between one of these swings four or more times in a twelve month period.
Someone cycling daily would not be considered bipolar on that basis
alone.

Another related myth is that people who are diagnosed with bipolar
disorder do not experience a “normal” mood. In fact, people can spend a
great deal of their time in that in-between mood, also known as feeling
euthymic. As a result, it is not uncommon to effectively manage bipolar
and live a functioning life. This leads to the next myth, which is that
a bipolar disorder diagnosis equals disability and an inability to
function in life. This is far from the truth. If managed appropriately
to the individual, they have just as good of a shot at being healthy,
happy, and successful in whatever way that means to them.

Some people think that medication is the only form of treatment. While
it is true that medication is quite effective, the research shows that a
combination of medication and therapy is the most effective way to treat
bipolar disorder long-term. Therapy is incredibly useful in terms of
education, keeping sleep hygiene a priority, learning personal warning
signs and triggers, learning appropriate and individualized coping
skills, and maintaining social support.

A final, big, common myth is that mania is fun. Initially, people may
report that a manic episode feels good and productive. Part of the
symptom list includes getting more things done and possibly feeling very
confident. Think of an artist who spends days painting and producing
amazing artwork. Those feelings sound great, don’t they? Not to this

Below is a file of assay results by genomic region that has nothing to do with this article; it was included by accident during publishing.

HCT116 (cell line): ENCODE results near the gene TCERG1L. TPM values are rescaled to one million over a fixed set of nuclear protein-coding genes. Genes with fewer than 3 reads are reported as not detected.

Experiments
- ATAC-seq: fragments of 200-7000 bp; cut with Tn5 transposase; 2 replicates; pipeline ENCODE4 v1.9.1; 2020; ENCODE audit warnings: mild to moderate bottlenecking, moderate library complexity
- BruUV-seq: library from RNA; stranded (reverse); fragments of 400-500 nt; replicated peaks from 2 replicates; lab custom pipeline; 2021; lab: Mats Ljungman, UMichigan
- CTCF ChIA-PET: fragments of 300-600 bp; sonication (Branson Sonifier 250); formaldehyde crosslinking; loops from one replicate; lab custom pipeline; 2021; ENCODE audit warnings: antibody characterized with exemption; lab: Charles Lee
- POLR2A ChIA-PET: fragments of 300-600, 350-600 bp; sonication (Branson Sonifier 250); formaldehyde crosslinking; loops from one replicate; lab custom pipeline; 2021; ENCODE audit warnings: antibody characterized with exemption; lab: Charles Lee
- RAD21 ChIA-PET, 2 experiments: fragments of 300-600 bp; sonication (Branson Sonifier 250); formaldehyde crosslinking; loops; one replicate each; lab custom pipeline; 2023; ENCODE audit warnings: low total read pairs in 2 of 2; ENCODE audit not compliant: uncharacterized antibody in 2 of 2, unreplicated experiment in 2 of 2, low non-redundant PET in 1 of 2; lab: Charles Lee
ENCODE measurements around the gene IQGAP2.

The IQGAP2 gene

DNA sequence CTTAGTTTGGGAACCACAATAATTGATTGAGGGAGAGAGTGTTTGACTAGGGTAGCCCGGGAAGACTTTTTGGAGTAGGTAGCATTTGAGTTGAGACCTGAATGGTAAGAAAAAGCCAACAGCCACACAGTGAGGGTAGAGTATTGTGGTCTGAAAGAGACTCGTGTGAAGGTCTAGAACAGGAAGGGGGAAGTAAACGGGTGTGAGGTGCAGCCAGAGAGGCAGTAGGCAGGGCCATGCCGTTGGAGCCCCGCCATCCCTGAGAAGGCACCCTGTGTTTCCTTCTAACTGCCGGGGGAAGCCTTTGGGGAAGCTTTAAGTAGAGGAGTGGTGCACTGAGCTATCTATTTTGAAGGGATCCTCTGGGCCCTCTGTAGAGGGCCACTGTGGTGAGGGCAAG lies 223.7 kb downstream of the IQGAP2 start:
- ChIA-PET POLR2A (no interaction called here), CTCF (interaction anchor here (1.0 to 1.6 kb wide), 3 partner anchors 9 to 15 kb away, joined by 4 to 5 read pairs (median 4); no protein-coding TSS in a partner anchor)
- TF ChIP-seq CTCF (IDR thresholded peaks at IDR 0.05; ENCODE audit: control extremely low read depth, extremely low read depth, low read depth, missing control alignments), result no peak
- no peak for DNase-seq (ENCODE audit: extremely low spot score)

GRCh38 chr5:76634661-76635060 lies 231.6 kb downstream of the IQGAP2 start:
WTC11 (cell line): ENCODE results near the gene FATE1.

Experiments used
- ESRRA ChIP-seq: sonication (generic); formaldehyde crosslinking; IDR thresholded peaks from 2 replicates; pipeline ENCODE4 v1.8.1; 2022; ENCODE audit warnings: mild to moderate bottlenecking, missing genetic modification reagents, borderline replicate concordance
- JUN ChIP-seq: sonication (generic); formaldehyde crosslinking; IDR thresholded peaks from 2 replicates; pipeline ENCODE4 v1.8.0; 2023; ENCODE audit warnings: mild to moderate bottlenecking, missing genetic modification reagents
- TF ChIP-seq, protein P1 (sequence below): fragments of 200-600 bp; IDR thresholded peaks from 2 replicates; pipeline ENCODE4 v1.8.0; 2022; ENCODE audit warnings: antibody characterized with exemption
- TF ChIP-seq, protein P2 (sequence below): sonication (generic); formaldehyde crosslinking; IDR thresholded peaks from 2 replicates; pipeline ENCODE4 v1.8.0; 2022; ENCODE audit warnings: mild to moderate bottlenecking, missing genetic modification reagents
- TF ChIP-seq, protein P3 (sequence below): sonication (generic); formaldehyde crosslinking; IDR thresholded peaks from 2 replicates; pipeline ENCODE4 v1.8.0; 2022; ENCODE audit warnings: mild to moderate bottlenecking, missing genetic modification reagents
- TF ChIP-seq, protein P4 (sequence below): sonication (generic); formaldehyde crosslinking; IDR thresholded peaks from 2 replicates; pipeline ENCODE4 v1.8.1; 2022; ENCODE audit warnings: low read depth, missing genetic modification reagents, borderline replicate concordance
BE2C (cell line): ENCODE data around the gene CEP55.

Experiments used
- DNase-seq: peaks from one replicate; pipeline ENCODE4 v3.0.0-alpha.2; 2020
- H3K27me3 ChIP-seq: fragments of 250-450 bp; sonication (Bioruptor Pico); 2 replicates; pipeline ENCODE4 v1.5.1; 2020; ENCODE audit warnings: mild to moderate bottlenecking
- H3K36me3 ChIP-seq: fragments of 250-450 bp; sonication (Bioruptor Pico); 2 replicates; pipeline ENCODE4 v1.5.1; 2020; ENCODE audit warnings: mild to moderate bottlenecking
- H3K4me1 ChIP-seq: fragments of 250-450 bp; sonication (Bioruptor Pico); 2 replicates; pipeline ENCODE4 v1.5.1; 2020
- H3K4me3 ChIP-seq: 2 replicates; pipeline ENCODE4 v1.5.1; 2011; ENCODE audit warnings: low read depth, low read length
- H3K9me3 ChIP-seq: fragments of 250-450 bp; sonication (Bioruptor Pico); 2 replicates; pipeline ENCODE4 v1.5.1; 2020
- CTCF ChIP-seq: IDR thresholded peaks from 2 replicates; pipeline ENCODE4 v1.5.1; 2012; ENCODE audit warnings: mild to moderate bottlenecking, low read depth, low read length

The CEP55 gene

extreme. Mania can quickly become exhausting, painful, and even
dangerous. Examples of this include impulsively buying an expensive car,
and while driving that car for the first time, stopping at the mall and
buying a whole new wardrobe. Or, the need to experience something
thrilling takes the person to a club where they impulsively engage in an
intimate act while their spouse is at home. Mania can be destructive.

What to do if you want to know more…

Bipolar disorders have been confusing, vague, and plagued with
misconceptions throughout the years. This information is definitely not
everything there is to know about bipolar disorders, and should also not
be used to diagnose someone or yourself. If you suspect you might be
struggling with bipolar, or worry about someone close to you, it’s
important to let a professional figure that out. Contact a psychologist
or psychiatrist in your area with whom you can sit and give a detailed
history. It is their job to ask the questions and formulate the
appropriate diagnosis. And know that you are not alone, and it is not a
life-ending outcome.

Coronavirus Alert

If you have any symptoms of illness, have had contact with someone who was ill, or may otherwise have been exposed to the coronavirus, please do not come into the office to avoid spreading any infection. If you are ill or otherwise unable to come to the office, we will happily meet with you via tele-health at your appointment time, or we can assist you with rescheduling. Please call the office for assistance at (720) 387-8458 or by email at hello@metiscenter.net.